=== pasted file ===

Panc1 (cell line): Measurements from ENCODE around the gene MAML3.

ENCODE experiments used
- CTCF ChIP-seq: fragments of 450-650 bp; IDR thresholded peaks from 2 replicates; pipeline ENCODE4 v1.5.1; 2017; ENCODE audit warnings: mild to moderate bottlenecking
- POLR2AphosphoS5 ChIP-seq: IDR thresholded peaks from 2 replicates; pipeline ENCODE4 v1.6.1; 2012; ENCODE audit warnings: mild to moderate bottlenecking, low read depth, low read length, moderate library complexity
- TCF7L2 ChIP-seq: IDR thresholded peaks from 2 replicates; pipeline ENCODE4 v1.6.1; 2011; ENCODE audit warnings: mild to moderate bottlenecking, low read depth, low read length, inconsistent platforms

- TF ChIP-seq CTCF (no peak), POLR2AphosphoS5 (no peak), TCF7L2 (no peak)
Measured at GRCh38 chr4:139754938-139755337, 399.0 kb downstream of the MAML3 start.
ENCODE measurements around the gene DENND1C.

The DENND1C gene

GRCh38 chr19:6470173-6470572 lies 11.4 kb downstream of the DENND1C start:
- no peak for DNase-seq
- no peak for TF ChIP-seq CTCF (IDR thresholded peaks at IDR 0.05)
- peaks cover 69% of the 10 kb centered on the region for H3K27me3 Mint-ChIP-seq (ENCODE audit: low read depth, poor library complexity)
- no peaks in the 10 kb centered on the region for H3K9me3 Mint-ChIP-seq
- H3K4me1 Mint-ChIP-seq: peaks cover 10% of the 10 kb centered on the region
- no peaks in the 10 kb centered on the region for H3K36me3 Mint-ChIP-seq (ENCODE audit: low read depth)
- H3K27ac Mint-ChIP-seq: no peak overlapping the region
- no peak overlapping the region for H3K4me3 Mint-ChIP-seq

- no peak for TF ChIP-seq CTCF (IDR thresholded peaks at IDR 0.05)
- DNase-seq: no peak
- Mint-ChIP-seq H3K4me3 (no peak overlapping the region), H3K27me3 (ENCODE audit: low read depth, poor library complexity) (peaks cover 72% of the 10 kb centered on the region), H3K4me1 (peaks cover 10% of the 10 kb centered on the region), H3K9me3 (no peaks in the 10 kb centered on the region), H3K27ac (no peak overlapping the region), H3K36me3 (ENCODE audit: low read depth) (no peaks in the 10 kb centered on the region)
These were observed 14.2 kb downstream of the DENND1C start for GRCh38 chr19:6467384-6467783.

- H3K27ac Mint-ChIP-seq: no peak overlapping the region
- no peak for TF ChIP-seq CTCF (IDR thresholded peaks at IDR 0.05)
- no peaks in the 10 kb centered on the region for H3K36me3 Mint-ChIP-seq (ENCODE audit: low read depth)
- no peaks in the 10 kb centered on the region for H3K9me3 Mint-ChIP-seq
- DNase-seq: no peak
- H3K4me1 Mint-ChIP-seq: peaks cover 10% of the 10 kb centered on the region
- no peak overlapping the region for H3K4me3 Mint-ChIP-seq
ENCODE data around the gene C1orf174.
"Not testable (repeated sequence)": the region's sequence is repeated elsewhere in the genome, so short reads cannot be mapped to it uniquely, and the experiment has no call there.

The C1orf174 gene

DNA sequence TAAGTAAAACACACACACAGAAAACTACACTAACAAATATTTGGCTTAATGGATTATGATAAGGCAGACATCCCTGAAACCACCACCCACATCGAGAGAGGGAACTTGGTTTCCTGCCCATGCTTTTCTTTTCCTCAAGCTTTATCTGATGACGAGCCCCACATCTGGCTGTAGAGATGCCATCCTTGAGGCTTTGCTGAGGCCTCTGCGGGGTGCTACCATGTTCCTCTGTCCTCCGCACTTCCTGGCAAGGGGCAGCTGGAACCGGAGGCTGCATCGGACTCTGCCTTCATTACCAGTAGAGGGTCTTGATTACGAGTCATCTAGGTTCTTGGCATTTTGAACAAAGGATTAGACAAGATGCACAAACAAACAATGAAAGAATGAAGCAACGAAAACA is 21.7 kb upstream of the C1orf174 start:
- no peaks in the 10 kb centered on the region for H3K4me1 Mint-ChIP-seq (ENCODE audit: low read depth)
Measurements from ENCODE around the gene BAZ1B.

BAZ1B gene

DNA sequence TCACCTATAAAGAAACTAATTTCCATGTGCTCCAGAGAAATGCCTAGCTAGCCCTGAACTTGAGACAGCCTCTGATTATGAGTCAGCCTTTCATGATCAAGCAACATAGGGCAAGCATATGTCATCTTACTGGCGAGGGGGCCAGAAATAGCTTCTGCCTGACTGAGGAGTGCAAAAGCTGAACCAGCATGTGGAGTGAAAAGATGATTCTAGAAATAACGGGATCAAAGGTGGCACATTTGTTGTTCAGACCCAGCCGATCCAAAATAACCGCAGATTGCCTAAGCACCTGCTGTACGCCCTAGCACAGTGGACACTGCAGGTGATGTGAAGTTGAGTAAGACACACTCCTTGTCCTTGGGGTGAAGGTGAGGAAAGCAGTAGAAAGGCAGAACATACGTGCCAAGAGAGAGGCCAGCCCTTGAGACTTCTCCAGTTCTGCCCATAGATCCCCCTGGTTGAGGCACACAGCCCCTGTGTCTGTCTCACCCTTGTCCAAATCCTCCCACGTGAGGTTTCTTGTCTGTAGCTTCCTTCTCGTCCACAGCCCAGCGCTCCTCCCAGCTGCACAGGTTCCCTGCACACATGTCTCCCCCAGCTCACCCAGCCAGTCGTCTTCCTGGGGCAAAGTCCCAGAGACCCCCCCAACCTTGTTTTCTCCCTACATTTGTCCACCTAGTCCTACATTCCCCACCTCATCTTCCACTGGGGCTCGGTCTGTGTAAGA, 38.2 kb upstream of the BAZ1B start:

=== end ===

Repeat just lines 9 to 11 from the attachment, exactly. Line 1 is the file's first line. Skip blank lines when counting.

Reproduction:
The DENND1C gene

GRCh38 chr19:6470173-6470572 lies 11.4 kb downstream of the DENND1C start:
- no peak for DNase-seq